Dr. Moiola reports no disclosures.
Dr. Martinelli has received funding for travel and speaker honoraria from Biogen Idec, Merck Serono, Bayer Schering Pharma, Novartis, and sanofi-aventis; and has served as a consultant to Bayer Schering Pharma, sanofi-aventis, and Teva Pharmaceutical Industries Ltd.
Dr. Comi serves on scientific advisory boards for Bayer Schering Pharma, Merck Serono, Teva Pharmaceutical Industries Ltd., sanofi-aventis, Novartis, and Biogen Idec; and has received speaker honoraria from Teva Pharmaceutical Industries Ltd., sanofi-aventis, Serono Symposia International Foundation, Biogen Idec, Merck Serono, Novartis, and Bayer Schering Pharma.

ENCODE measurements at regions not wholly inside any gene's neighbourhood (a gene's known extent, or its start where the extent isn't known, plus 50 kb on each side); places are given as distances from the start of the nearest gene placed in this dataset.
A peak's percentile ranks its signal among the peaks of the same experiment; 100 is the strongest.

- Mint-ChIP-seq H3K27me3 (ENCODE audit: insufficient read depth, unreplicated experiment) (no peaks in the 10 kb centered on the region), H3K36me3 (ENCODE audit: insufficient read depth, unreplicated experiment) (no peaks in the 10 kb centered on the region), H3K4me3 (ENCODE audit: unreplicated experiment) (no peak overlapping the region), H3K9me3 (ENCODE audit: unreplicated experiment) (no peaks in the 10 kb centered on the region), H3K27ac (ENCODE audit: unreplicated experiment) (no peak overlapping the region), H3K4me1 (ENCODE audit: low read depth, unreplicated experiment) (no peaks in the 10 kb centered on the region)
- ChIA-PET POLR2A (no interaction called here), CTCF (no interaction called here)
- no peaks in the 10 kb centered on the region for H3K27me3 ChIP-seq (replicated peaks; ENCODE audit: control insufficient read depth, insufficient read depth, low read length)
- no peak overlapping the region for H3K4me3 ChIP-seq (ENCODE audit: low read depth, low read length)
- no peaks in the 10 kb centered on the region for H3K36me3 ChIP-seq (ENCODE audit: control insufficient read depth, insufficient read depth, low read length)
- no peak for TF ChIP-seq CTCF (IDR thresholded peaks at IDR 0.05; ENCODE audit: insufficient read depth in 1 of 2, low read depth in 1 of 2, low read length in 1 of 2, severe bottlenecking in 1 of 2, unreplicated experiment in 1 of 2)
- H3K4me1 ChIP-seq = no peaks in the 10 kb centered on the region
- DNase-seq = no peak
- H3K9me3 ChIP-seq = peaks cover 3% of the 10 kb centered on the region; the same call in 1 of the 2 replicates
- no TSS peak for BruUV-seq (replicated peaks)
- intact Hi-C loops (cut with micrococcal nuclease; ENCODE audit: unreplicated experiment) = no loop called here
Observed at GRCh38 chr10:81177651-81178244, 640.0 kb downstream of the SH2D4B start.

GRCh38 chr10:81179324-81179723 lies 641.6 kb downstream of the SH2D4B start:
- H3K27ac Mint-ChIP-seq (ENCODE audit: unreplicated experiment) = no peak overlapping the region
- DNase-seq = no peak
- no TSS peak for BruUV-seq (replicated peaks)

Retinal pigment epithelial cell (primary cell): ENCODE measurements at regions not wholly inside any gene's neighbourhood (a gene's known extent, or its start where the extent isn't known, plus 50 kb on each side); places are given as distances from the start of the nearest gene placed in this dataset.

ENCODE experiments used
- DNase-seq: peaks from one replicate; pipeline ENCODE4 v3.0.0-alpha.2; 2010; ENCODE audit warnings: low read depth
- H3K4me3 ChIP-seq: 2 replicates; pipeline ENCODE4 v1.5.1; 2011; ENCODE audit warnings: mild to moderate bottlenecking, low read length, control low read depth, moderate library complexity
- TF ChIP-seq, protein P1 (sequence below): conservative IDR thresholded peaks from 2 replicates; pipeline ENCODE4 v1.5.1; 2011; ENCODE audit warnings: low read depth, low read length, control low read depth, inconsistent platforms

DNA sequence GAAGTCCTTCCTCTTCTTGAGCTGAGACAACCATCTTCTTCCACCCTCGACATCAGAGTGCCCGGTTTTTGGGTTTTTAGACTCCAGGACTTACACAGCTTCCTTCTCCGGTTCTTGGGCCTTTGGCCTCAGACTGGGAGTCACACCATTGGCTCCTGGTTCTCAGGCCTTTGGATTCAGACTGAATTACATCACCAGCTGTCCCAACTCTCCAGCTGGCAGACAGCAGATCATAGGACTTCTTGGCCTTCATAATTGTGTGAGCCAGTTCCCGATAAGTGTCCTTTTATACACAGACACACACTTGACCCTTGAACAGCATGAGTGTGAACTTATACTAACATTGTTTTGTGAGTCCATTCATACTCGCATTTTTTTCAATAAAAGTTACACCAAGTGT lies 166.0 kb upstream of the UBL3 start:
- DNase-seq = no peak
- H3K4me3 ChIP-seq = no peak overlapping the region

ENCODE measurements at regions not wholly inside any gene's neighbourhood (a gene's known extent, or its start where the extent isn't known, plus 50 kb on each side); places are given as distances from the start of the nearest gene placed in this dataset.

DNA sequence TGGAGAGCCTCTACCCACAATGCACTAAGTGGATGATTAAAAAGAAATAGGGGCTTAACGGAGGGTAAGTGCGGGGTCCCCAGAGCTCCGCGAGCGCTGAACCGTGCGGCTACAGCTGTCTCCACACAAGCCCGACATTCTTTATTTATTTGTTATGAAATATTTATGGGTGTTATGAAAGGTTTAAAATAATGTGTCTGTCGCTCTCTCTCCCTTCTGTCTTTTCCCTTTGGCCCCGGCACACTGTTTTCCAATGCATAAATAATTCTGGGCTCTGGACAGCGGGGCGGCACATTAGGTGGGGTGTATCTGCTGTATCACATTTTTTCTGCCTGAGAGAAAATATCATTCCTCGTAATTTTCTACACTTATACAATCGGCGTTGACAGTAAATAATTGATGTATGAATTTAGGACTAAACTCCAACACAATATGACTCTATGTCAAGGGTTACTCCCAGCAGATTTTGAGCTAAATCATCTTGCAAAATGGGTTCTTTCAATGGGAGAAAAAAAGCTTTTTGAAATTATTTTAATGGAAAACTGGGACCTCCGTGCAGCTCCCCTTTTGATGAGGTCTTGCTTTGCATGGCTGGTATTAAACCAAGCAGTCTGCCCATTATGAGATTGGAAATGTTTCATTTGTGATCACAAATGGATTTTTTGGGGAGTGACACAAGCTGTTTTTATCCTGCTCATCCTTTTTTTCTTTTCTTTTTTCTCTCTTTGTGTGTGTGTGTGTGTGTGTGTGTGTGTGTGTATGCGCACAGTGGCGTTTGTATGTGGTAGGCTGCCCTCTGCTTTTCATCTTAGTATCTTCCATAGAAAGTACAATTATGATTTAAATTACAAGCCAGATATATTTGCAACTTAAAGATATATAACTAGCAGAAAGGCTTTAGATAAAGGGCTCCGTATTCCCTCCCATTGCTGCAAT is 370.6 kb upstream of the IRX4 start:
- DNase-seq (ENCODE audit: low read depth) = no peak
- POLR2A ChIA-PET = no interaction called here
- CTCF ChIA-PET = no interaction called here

Dr. Amato serves on scientific advisory boards for and has received speaker honoraria and research support from Biogen Idec, Merck Serono, Bayer Schering Pharma, and sanofi-aventis; and serves on the editorial board of BMC Neurology.
Expanded Disability Status Scale.
The authors thank Professor Giorgio Mello, MD (Department of Gynaecology, Perinatology and Human Reproduction, University of Florence) for his comments and interpretation of the clinical relevance of the study’s findings.